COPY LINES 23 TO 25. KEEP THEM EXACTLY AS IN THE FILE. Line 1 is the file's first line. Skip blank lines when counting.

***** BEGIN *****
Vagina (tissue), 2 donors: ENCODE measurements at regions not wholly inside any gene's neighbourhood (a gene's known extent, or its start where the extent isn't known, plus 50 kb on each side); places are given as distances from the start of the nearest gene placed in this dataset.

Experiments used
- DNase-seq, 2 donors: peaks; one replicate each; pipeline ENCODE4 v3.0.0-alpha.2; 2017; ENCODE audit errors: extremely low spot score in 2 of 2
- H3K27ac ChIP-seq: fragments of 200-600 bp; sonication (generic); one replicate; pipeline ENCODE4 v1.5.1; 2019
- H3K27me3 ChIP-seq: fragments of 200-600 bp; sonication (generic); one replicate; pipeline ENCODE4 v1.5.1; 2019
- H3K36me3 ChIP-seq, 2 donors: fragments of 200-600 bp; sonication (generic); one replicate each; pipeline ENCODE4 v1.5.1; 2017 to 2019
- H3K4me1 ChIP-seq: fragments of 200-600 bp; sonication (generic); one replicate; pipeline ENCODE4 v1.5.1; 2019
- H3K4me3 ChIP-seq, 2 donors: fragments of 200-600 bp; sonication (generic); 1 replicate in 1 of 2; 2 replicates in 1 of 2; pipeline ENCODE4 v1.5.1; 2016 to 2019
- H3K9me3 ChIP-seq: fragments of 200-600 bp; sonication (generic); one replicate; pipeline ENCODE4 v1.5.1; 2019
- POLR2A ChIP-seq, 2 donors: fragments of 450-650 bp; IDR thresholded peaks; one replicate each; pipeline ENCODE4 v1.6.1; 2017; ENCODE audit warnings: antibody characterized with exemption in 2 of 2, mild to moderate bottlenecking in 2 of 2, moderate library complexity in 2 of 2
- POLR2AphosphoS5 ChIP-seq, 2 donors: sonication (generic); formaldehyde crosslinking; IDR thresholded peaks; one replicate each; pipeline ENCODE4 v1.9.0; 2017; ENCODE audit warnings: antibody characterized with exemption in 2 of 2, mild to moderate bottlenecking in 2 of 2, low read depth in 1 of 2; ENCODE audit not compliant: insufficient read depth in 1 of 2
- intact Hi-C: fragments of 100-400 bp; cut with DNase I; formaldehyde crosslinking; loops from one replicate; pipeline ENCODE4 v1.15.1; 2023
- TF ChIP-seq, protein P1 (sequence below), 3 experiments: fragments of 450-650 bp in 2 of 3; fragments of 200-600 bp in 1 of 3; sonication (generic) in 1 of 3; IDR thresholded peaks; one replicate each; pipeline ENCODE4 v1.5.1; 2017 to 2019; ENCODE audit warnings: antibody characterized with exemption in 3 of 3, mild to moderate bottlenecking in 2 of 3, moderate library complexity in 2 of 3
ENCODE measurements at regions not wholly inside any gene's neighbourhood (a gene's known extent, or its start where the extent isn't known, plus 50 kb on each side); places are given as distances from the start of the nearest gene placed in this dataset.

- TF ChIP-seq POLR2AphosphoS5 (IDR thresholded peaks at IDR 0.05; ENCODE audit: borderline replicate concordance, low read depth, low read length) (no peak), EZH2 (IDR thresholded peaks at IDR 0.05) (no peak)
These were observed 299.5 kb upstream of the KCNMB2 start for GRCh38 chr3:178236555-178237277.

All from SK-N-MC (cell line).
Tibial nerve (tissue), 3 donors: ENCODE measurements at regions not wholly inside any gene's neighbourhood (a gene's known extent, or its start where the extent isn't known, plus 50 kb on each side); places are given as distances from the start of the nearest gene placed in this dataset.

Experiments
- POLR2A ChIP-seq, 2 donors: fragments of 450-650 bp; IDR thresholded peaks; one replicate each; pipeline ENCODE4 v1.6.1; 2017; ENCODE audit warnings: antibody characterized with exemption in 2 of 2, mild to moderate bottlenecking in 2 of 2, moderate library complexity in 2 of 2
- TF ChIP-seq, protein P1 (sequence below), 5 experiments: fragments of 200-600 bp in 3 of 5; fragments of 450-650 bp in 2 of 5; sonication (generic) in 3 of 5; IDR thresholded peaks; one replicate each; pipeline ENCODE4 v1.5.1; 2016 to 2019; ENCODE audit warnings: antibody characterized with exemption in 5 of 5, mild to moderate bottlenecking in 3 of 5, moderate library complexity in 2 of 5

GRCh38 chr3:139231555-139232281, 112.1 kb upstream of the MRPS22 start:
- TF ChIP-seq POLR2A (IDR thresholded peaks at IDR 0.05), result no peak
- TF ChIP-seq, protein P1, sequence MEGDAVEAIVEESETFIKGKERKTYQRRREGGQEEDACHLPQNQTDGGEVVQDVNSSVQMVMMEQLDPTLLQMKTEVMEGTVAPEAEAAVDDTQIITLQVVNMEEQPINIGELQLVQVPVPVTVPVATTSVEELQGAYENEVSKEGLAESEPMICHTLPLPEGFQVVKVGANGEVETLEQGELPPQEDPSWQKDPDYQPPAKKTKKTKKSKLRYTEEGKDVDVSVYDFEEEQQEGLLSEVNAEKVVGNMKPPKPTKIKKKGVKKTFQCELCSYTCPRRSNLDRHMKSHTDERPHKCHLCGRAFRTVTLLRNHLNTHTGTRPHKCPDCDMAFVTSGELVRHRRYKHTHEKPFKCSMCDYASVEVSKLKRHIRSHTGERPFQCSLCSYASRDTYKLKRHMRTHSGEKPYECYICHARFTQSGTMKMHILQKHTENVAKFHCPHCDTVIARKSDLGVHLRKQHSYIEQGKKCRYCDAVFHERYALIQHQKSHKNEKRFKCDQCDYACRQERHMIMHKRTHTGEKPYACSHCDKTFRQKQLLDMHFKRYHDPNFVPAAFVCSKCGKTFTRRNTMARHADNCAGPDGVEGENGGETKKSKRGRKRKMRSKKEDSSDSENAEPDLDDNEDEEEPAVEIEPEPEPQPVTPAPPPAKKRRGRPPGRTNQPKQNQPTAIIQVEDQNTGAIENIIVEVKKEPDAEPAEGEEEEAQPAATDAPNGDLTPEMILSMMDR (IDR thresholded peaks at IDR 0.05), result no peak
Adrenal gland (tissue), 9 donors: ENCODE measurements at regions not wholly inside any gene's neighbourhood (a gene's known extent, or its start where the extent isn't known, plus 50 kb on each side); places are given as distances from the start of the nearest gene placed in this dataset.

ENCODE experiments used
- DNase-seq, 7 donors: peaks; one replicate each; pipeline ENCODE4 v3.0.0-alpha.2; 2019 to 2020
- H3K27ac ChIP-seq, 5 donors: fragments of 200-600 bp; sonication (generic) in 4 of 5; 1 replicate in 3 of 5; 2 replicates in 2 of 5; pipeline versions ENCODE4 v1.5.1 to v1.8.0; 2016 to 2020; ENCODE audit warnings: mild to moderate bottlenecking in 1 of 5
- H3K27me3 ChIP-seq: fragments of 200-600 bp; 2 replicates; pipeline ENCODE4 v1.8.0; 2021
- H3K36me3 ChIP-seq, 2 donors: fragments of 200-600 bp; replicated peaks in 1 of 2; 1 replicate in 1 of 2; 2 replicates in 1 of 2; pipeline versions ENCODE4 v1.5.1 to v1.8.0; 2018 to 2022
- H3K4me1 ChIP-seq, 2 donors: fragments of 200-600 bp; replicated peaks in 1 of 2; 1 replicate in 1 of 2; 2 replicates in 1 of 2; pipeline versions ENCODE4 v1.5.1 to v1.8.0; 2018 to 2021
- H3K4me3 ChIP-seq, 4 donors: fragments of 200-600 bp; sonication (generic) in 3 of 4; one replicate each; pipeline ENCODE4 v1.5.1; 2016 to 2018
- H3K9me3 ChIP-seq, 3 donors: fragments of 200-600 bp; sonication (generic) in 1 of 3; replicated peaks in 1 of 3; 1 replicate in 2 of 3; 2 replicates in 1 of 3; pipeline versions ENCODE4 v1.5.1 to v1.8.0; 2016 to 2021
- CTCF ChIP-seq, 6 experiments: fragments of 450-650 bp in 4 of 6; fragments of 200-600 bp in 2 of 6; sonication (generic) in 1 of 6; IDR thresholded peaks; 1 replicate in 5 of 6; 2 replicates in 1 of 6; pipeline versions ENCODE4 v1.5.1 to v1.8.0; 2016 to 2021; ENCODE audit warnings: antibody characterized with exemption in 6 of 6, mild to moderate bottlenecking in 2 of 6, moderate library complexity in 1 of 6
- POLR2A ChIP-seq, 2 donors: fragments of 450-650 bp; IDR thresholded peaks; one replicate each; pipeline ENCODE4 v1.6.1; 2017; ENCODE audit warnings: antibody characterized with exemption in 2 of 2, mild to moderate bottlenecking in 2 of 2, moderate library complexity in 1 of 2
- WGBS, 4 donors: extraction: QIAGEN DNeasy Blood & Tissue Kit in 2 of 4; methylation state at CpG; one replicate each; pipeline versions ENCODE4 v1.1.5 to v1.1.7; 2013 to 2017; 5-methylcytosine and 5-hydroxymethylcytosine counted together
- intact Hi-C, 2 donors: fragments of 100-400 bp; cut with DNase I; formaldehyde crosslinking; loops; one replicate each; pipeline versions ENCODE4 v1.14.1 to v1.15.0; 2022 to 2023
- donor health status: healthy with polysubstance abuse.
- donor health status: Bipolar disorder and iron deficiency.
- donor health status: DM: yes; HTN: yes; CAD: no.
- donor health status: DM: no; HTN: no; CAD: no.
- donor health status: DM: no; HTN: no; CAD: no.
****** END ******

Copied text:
- TF ChIP-seq POLR2A (IDR thresholded peaks at IDR 0.05), result no peak
- TF ChIP-seq, protein P1, sequence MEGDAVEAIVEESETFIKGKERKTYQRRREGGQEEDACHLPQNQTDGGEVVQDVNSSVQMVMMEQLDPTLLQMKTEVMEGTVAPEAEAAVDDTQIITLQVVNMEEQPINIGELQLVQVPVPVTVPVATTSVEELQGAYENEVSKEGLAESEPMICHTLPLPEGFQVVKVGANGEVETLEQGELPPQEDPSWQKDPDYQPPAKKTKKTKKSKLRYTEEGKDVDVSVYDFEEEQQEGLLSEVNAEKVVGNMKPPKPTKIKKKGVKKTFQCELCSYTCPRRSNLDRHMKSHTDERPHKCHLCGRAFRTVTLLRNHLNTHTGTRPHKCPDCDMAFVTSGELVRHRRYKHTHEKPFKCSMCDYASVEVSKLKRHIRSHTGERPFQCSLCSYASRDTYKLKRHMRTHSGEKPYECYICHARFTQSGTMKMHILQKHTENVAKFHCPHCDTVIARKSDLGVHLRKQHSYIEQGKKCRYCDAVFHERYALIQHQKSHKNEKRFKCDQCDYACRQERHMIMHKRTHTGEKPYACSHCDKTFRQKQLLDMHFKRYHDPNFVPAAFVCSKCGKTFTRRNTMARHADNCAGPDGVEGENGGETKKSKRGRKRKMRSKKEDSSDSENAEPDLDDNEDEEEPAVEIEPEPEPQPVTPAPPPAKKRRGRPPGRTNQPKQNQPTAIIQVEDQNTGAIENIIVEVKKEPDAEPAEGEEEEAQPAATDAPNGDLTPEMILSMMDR (IDR thresholded peaks at IDR 0.05), result no peak
Adrenal gland (tissue), 9 donors: ENCODE measurements at regions not wholly inside any gene's neighbourhood (a gene's known extent, or its start where the extent isn't known, plus 50 kb on each side); places are given as distances from the start of the nearest gene placed in this dataset.